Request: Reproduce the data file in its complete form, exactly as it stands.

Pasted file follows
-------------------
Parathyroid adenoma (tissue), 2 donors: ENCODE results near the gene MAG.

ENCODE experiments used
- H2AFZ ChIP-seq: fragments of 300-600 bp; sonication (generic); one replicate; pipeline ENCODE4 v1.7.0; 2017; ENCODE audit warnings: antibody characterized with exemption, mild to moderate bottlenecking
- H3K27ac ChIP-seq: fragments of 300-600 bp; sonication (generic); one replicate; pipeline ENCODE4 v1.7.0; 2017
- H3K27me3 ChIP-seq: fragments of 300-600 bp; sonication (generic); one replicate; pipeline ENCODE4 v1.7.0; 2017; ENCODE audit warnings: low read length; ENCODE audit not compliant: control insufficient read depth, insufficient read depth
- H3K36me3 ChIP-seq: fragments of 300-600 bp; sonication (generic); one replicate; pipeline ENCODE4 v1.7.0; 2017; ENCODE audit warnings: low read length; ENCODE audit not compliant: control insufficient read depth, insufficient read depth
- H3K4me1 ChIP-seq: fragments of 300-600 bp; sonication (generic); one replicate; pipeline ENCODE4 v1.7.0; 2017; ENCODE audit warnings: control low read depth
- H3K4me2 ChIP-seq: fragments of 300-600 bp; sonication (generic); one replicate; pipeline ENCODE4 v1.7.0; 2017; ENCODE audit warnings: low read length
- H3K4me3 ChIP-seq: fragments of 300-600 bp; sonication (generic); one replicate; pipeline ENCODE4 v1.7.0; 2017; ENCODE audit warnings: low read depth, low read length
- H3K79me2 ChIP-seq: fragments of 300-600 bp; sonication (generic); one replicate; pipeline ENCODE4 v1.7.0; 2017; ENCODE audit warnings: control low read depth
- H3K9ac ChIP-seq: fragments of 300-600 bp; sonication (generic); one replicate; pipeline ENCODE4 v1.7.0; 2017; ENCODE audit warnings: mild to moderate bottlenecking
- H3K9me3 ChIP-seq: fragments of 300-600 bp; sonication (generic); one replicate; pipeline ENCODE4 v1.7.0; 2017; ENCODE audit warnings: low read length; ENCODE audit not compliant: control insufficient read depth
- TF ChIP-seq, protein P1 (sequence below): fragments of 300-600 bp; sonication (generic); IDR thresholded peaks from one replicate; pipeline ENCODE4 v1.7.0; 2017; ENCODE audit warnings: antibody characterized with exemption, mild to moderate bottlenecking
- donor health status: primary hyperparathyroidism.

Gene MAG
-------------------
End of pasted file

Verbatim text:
Parathyroid adenoma (tissue), 2 donors: ENCODE results near the gene MAG.

ENCODE experiments used
- H2AFZ ChIP-seq: fragments of 300-600 bp; sonication (generic); one replicate; pipeline ENCODE4 v1.7.0; 2017; ENCODE audit warnings: antibody characterized with exemption, mild to moderate bottlenecking
- H3K27ac ChIP-seq: fragments of 300-600 bp; sonication (generic); one replicate; pipeline ENCODE4 v1.7.0; 2017
- H3K27me3 ChIP-seq: fragments of 300-600 bp; sonication (generic); one replicate; pipeline ENCODE4 v1.7.0; 2017; ENCODE audit warnings: low read length; ENCODE audit not compliant: control insufficient read depth, insufficient read depth
- H3K36me3 ChIP-seq: fragments of 300-600 bp; sonication (generic); one replicate; pipeline ENCODE4 v1.7.0; 2017; ENCODE audit warnings: low read length; ENCODE audit not compliant: control insufficient read depth, insufficient read depth
- H3K4me1 ChIP-seq: fragments of 300-600 bp; sonication (generic); one replicate; pipeline ENCODE4 v1.7.0; 2017; ENCODE audit warnings: control low read depth
- H3K4me2 ChIP-seq: fragments of 300-600 bp; sonication (generic); one replicate; pipeline ENCODE4 v1.7.0; 2017; ENCODE audit warnings: low read length
- H3K4me3 ChIP-seq: fragments of 300-600 bp; sonication (generic); one replicate; pipeline ENCODE4 v1.7.0; 2017; ENCODE audit warnings: low read depth, low read length
- H3K79me2 ChIP-seq: fragments of 300-600 bp; sonication (generic); one replicate; pipeline ENCODE4 v1.7.0; 2017; ENCODE audit warnings: control low read depth
- H3K9ac ChIP-seq: fragments of 300-600 bp; sonication (generic); one replicate; pipeline ENCODE4 v1.7.0; 2017; ENCODE audit warnings: mild to moderate bottlenecking
- H3K9me3 ChIP-seq: fragments of 300-600 bp; sonication (generic); one replicate; pipeline ENCODE4 v1.7.0; 2017; ENCODE audit warnings: low read length; ENCODE audit not compliant: control insufficient read depth
- TF ChIP-seq, protein P1 (sequence below): fragments of 300-600 bp; sonication (generic); IDR thresholded peaks from one replicate; pipeline ENCODE4 v1.7.0; 2017; ENCODE audit warnings: antibody characterized with exemption, mild to moderate bottlenecking
- donor health status: primary hyperparathyroidism.

Gene MAG